Welcome to Dev Game Club, where this week we conclude our series on Populous with a special guest interview with Glenn Corpes, the original programmer who came up with a little generator for height maps that ended up launching a whole genre; we'll talk about that and tons of other topics. Dev Game Club looks at classic video games and plays through them over several episodes, providing commentary.
1:19:02 Next time
Issues covered: how Glenn got in, seeing a computer for the first time, being a computer operator, getting a job for your woodgrain, getting hired as an artist, porting a game without the code, winging it on things like collision detection, being unable to port something and casting about for something else, writing a level generator to avoid writing an editor, having to add the ability to raise and lower land, having the whole world with a pixel per cell, the game on top being all Peter's, working backwards from mouse coordinates, having the original disk, the potential for the landscape to rise up over the interface elements, updating the map every frame, limiting the use of the blitter, size of Bullfrog at the time, the musician/salesman, understanding the "metal-bashing aspect" or not, three man weeks of graphics, blocks vs sprites, one thing per square and no more than 256 total, managing character state, no pathfinding, map steps: the opposite of pheromones, buildings based on the flat space around, people as groups of people, the interaction of weapons multipliers and population, getting an explanation of what all the bars mean, the most significant digits, the strategy for managing population, the strategy for clearing land, a clarifying button on the SNES, near-launch title, sales and the UK Chart, multiplayer only until shortly before ship, communicating through a networked file, writing the game in 7 months, watching two AIs play each other, the ways in which AI difficulty is managed, reimplementing all the gameplay in two weeks, faking out the AI because it will always attack your oldest building, AI speed, responding to flood, the manna rules, going into a manna debt and paying it off, making inroads for the knights, stuck messages, adding a campaign two weeks from the end, having an accountant QA the game, the most difficult level of the game: Biloord, how to beat "Biloord: The Hardest Level in Populous," slowing the game vs arcade-ing it up, faking out a sphere, making the cube without the stickers, flat land as currency, synergy and serendipity, revolutionary gameplay from an unexpected place, last minute additions, fights on Populous: The Beginning, heretical choices in game development.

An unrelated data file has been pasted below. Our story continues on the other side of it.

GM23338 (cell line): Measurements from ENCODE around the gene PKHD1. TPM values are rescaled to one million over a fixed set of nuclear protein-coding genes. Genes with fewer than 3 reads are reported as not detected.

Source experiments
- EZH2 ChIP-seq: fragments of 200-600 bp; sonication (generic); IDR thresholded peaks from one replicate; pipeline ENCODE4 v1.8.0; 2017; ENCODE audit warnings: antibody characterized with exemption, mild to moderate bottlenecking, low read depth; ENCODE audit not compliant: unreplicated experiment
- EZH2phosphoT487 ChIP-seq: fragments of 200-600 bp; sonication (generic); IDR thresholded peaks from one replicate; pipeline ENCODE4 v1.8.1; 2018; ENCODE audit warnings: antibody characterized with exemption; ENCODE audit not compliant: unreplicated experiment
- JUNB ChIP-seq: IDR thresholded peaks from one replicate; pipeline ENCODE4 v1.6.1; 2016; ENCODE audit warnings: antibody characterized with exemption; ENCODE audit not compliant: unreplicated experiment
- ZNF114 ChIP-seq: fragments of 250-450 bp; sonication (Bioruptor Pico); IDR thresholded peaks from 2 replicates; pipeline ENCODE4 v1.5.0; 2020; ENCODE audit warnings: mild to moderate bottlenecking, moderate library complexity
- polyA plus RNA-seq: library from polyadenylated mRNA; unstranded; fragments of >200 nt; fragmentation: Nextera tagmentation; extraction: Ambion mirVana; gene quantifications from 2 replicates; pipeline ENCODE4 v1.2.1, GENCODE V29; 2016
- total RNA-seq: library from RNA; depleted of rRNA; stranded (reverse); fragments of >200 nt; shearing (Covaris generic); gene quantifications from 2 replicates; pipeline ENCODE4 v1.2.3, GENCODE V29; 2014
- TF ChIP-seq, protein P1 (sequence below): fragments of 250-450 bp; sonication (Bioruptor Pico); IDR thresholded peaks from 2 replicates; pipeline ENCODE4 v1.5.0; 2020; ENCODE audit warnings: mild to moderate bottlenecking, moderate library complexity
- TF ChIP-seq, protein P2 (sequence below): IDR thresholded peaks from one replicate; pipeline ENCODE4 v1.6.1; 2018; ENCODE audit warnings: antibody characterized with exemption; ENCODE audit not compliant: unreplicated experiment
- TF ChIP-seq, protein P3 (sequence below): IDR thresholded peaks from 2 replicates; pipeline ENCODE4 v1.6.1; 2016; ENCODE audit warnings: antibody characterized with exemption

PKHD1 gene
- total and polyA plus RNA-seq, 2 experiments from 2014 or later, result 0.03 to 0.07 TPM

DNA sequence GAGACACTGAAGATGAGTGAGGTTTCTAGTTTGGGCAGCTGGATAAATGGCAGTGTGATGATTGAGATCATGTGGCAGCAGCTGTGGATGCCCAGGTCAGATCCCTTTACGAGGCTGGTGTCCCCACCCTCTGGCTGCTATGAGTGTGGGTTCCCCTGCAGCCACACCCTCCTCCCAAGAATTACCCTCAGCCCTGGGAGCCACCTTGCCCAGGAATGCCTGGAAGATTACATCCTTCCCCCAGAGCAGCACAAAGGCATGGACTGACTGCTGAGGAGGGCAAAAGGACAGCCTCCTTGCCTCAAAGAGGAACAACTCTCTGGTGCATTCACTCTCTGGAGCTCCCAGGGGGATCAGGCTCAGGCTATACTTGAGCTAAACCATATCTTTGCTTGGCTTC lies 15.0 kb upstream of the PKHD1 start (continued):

Games, people, and influences mentioned or discussed: Bullfrog Productions, Magic Carpet, Dungeon Keeper, Syndicate, Lost Toys, Moho, Battle Engine Aquila, Kuju, EA, Weirdwood, 22 Cans, Edge, Topia, Fat Owl with a Jet Pack, Ground Effect, powARdup, Commodore PET, ZX-81, Sinclair, Telex, Amiga, Taurus, Peter Molyneux, DPaint, Druid 2: Enlightment, Gauntlet, Spectrum, Fusion, The Ultimate Database, Atari ST, Commodore 64, Alienate, Knight Lore, Spindizzy, Marble Madness, Dungeon Master, Ultima Underworld, Andrew Bailey, Dene Carter, Big Blue Box, Fable, Lionhead, Kevin Donkin, Powermonger, GDC, SNES, The Sentinel, The Promised Lands, LEGO, Black&White, Godus, Sean Cooper, Civilization, Alan Wright, Alex Trowers, Command & Conquer, Ernő Rubik/Rubik's Cube, X-COM, Wayne Frost, Julian Gollop, Vampire the Masquerade: Bloodlines, Leonard Boyarsky, Fallout, Tim Cain, The Outer Worlds, Obsidian, Microsoft, Dungeons & Dragons, Kirk Hamilton, Aaron Evers.
Vampire: the Masquerade: Bloodlines (up through.... some of Santa Monica)
Twitch: brettdouville, instagram:timlongojr, Twitter: @timlongojr and @devgameclub